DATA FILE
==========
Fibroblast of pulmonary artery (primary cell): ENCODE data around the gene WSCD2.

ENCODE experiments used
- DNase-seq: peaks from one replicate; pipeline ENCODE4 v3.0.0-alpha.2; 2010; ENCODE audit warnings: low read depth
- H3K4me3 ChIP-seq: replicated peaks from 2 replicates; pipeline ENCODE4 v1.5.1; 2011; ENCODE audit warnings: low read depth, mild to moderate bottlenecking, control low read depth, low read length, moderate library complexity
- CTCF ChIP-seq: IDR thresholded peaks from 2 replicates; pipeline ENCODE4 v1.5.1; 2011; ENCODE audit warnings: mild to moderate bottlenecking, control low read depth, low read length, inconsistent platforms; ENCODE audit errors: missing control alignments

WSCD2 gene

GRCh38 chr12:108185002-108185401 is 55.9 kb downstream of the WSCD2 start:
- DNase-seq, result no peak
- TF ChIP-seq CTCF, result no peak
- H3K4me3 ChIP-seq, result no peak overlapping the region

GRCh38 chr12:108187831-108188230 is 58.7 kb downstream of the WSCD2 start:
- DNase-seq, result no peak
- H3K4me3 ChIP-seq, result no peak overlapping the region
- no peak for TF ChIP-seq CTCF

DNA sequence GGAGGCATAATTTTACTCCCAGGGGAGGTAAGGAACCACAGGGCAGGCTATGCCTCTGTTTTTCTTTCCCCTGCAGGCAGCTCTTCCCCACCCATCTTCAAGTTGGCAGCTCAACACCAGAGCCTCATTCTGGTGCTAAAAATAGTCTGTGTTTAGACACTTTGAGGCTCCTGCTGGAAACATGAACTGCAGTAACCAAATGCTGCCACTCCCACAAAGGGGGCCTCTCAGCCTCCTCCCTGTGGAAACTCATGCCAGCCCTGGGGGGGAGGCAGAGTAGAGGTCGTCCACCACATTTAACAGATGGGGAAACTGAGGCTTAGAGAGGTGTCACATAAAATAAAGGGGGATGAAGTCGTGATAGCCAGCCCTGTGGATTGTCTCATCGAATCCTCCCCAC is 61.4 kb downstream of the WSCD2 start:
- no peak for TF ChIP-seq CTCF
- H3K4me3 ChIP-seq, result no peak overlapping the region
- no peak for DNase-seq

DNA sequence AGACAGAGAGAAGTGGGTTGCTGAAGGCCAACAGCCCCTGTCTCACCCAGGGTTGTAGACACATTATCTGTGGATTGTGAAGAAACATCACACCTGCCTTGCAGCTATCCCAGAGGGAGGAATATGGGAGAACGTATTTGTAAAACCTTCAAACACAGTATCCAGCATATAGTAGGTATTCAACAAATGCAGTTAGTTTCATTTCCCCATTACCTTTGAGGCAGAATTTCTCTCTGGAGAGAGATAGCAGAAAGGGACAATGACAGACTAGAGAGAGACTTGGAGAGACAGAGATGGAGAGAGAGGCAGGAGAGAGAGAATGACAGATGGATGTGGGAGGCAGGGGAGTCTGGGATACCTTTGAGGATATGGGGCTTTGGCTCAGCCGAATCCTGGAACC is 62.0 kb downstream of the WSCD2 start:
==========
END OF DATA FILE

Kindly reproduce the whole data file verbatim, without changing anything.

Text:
Fibroblast of pulmonary artery (primary cell): ENCODE data around the gene WSCD2.

ENCODE experiments used
- DNase-seq: peaks from one replicate; pipeline ENCODE4 v3.0.0-alpha.2; 2010; ENCODE audit warnings: low read depth
- H3K4me3 ChIP-seq: replicated peaks from 2 replicates; pipeline ENCODE4 v1.5.1; 2011; ENCODE audit warnings: low read depth, mild to moderate bottlenecking, control low read depth, low read length, moderate library complexity
- CTCF ChIP-seq: IDR thresholded peaks from 2 replicates; pipeline ENCODE4 v1.5.1; 2011; ENCODE audit warnings: mild to moderate bottlenecking, control low read depth, low read length, inconsistent platforms; ENCODE audit errors: missing control alignments

WSCD2 gene

GRCh38 chr12:108185002-108185401 is 55.9 kb downstream of the WSCD2 start:
- DNase-seq, result no peak
- TF ChIP-seq CTCF, result no peak
- H3K4me3 ChIP-seq, result no peak overlapping the region

GRCh38 chr12:108187831-108188230 is 58.7 kb downstream of the WSCD2 start:
- DNase-seq, result no peak
- H3K4me3 ChIP-seq, result no peak overlapping the region
- no peak for TF ChIP-seq CTCF

DNA sequence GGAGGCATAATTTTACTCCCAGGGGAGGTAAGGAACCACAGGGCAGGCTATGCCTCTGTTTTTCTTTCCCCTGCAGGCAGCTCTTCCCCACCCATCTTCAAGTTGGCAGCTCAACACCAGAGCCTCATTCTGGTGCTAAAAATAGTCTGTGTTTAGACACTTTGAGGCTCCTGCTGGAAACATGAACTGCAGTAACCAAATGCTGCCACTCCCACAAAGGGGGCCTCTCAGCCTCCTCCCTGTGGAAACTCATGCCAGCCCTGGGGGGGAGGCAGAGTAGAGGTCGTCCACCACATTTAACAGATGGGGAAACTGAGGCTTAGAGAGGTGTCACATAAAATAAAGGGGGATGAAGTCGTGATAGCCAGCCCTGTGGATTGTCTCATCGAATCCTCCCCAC is 61.4 kb downstream of the WSCD2 start:
- no peak for TF ChIP-seq CTCF
- H3K4me3 ChIP-seq, result no peak overlapping the region
- no peak for DNase-seq

DNA sequence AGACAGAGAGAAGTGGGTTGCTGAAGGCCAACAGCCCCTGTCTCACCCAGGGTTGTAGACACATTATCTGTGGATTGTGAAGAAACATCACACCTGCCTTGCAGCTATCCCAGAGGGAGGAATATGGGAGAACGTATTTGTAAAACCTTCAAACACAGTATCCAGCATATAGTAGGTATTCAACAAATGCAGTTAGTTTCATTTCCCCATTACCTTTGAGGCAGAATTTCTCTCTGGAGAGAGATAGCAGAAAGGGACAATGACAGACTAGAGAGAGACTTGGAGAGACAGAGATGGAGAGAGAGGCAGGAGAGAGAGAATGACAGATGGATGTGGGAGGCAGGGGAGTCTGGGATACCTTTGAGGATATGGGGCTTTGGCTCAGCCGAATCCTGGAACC is 62.0 kb downstream of the WSCD2 start: